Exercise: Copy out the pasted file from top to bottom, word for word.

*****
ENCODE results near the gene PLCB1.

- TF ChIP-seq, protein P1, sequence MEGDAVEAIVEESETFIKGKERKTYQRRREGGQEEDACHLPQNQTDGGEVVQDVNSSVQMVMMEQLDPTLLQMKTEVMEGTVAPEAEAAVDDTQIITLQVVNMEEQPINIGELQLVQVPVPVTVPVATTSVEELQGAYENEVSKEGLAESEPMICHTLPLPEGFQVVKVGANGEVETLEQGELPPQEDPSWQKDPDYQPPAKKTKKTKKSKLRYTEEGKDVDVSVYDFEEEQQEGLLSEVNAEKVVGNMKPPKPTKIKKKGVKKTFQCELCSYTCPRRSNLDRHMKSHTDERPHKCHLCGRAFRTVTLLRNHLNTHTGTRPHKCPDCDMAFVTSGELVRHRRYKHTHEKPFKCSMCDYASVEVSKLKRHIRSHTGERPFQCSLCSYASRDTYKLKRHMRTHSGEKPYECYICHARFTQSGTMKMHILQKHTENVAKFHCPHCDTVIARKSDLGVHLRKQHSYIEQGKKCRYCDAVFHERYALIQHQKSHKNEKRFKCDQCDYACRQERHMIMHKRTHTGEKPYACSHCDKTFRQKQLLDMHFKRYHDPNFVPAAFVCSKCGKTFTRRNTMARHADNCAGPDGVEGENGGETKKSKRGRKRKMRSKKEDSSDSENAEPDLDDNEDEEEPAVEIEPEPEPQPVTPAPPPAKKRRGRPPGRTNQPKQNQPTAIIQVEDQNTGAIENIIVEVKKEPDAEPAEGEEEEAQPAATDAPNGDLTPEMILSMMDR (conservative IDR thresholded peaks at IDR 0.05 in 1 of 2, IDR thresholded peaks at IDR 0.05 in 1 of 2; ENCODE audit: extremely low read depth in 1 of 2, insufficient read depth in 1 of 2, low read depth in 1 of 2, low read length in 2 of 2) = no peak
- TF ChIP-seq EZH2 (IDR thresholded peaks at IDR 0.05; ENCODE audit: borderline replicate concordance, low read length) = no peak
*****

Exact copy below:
ENCODE results near the gene PLCB1.

- TF ChIP-seq, protein P1, sequence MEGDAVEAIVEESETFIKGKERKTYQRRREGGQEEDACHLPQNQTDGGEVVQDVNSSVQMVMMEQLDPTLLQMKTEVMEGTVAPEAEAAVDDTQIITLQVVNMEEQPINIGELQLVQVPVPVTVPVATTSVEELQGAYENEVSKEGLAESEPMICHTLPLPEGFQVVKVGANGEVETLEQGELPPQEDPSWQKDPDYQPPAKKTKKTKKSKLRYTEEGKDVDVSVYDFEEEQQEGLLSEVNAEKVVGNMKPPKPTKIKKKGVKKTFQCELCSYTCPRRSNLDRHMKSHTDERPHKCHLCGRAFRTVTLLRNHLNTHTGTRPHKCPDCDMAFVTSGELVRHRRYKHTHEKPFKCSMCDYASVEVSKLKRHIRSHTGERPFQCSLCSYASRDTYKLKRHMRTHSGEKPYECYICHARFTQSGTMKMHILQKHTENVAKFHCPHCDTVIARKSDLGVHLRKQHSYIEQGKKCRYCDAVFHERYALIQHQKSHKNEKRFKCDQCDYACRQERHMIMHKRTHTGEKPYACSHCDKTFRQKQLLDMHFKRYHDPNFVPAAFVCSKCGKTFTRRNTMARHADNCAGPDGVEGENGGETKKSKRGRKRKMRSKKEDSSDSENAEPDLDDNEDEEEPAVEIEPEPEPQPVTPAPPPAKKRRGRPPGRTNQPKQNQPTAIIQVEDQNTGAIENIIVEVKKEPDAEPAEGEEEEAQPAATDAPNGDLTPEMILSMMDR (conservative IDR thresholded peaks at IDR 0.05 in 1 of 2, IDR thresholded peaks at IDR 0.05 in 1 of 2; ENCODE audit: extremely low read depth in 1 of 2, insufficient read depth in 1 of 2, low read depth in 1 of 2, low read length in 2 of 2) = no peak
- TF ChIP-seq EZH2 (IDR thresholded peaks at IDR 0.05; ENCODE audit: borderline replicate concordance, low read length) = no peak